Diagnosis of mycetoma relies on direct examination of grains and isolation of the etiologic agents. The discharging grains represent aggregates of bacterial filaments or fungal hyphae [3]. The salient features of the grains may assist in the clinical diagnosis: eumycetomas due to Madurella spp. typically produce black grains [2]; actinomycetomas never produce dark grains, and usually are yellow to orange; and those caused by Actinomadurae pelletieri are red to pink [2], [4], [5]. Analysis of mycetoma sampled for further histological processing provides some clues to the potential microorganism, but culture is the gold standard for diagnosis [2], [3]. For fungi, molecular testing with PCR analysis has been developed since culture of some fungi may be challenging [3], [4]. Serologic testing has been shown to be useful in some settings, but in general it has demonstrated low sensitivity and specificity [1], [10]. Imaging studies are useful for defining the extent of disease; for example, ultrasound can be used to demonstratecharacteristic hyperreflective echoes and thick-walled cavities [1]. When available, computed tomography or magnetic resonance imaging or magnetic resonance imaging has been used to define the extent of disease.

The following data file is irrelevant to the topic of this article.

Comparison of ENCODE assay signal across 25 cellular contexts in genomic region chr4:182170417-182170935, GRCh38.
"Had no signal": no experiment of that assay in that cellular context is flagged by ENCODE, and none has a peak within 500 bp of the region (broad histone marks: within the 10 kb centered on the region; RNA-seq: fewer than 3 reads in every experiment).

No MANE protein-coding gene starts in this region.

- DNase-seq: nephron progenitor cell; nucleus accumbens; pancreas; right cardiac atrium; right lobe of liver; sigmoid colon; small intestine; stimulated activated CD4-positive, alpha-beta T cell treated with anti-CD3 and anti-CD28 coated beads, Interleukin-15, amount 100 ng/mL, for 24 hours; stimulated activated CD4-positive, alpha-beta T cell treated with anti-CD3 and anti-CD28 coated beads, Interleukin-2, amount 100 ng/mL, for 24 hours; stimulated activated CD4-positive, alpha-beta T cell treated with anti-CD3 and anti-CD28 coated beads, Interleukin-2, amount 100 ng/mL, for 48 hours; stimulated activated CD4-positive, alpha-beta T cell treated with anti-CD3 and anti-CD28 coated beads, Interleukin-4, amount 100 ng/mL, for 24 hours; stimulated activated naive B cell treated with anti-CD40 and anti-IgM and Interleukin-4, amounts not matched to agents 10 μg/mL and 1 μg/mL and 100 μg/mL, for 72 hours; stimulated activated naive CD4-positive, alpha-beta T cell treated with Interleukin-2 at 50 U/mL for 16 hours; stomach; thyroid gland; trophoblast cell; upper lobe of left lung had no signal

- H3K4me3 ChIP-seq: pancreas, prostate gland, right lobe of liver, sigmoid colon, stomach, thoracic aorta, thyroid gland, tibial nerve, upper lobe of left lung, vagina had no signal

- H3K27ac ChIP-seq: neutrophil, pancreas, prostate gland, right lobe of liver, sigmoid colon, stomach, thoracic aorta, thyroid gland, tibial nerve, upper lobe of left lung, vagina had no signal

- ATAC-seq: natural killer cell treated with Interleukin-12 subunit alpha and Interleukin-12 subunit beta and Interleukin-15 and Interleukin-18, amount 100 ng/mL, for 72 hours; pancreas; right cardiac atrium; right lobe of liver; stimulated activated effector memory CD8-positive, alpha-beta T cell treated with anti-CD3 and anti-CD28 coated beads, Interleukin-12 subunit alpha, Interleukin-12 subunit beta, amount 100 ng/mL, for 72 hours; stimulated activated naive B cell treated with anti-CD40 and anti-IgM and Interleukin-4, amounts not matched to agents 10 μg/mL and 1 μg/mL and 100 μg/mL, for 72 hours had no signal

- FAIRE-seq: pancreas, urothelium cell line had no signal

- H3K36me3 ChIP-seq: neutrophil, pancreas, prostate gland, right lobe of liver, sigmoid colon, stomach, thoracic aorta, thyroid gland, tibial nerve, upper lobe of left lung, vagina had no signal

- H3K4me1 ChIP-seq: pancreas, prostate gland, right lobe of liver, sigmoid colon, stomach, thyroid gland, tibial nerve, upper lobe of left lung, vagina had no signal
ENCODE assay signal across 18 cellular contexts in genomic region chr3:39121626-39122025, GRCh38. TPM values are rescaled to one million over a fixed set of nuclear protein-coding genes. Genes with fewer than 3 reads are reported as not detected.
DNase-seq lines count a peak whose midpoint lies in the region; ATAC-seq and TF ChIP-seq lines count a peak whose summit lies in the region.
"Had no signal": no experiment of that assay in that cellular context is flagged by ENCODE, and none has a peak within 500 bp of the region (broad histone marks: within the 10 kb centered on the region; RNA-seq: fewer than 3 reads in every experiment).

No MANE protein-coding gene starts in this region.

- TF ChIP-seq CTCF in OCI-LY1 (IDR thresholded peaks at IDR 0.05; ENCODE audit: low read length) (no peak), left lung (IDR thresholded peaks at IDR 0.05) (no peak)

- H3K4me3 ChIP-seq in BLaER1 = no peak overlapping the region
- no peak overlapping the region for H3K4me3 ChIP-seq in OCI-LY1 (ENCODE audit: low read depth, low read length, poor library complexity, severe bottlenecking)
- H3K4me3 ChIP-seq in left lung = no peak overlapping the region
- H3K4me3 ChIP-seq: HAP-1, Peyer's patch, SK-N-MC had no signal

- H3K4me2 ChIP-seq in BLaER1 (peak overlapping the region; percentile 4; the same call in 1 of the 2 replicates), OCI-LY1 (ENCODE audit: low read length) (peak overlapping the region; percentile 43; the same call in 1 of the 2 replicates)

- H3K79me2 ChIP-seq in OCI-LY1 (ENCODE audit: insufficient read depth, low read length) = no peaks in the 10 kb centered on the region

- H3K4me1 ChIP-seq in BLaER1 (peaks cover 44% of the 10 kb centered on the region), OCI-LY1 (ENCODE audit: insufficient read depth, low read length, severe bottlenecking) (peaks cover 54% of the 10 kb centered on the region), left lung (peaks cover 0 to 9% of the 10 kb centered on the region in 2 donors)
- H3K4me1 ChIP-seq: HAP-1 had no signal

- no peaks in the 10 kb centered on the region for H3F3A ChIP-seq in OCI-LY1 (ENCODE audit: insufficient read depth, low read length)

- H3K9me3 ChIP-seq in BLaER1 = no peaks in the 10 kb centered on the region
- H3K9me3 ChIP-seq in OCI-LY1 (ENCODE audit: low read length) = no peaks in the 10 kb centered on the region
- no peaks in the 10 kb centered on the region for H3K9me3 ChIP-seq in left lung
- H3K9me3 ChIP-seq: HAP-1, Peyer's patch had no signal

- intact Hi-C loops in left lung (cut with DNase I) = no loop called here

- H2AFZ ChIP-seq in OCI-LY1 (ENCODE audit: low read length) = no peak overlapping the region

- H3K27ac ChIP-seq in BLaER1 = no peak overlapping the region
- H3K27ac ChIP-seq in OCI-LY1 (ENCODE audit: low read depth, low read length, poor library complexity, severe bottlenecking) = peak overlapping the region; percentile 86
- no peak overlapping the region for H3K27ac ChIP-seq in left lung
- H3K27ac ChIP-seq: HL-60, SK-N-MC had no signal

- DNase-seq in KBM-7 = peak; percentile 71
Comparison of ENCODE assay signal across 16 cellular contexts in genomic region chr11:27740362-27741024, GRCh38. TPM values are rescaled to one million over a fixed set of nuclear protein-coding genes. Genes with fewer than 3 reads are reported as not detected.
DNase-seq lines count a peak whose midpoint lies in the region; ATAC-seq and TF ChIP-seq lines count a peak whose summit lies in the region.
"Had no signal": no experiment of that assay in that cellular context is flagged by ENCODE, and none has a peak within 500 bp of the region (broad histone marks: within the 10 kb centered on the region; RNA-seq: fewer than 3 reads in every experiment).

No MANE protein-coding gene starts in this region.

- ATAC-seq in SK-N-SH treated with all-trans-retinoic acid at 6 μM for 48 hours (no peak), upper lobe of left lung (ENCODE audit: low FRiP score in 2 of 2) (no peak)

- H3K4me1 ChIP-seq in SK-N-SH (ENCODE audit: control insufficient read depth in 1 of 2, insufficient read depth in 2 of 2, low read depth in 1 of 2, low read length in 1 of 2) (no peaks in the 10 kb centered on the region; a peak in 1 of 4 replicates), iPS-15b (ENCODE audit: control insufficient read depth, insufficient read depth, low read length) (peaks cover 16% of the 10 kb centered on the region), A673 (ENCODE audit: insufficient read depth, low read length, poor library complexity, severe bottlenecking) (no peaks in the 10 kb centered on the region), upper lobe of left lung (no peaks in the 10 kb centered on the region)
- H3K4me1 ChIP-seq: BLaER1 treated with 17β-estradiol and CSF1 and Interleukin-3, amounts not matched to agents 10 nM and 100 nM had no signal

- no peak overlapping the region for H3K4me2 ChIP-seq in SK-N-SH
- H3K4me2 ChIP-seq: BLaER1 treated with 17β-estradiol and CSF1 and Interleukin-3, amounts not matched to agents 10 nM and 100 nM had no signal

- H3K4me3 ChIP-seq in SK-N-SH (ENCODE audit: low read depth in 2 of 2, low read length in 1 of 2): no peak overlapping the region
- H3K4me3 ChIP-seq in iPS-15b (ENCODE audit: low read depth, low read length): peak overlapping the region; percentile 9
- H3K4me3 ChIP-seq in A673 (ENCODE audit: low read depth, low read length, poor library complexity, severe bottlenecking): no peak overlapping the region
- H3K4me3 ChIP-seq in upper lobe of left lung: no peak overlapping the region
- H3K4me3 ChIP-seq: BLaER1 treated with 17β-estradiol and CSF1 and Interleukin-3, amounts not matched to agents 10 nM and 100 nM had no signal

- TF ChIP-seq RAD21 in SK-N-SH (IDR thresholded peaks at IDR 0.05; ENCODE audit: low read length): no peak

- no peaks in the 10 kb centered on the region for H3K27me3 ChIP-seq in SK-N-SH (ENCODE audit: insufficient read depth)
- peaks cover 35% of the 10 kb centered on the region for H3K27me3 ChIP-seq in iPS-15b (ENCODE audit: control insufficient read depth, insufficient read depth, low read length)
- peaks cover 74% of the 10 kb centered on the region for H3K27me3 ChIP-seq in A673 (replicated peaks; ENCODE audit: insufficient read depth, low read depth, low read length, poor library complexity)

Treatment of mycetoma is often challenging and depends mainly on the causative agent (bacterial or fungal) and severity of disease [1][3]. Actinomycetoma is amenable to medical therapy with prolonged courses of antimicrobials even in advanced cases [4], [5]. Combined drug therapy is always preferred to avoid drug resistance and to achieve microbiologic cure. The most common antimicrobials used are sulfas (cotrimoxazole and dapsone), aminoglycosides (streptomycin, amikacin), rifamycins (rifampin), tetracyclines (minocycline), beta-lactams (amoxicillin/clavulanate), or quinolones (ciprofloxacin) [3], [4]. Treatment of mycetoma caused by N. brasiliensis is less cumbersome than that caused by other bacteria [3]. A combination of dapsone and cotrimoxazole for 6 to 9 months is frequently used in resource-limited settings with good results. This combination is associated with substantial clinical improvement frequently observed within the initial 3 months of initiation of treatment [3]. More recently, the use of carbapenems (imipenem and meropenem) and oxazolidinones (linezolid) have shown to be effective in the therapeutic armamentarium against actinomycetomas, but their use remains limited in many settings due to cost and availability [2], [3], [6].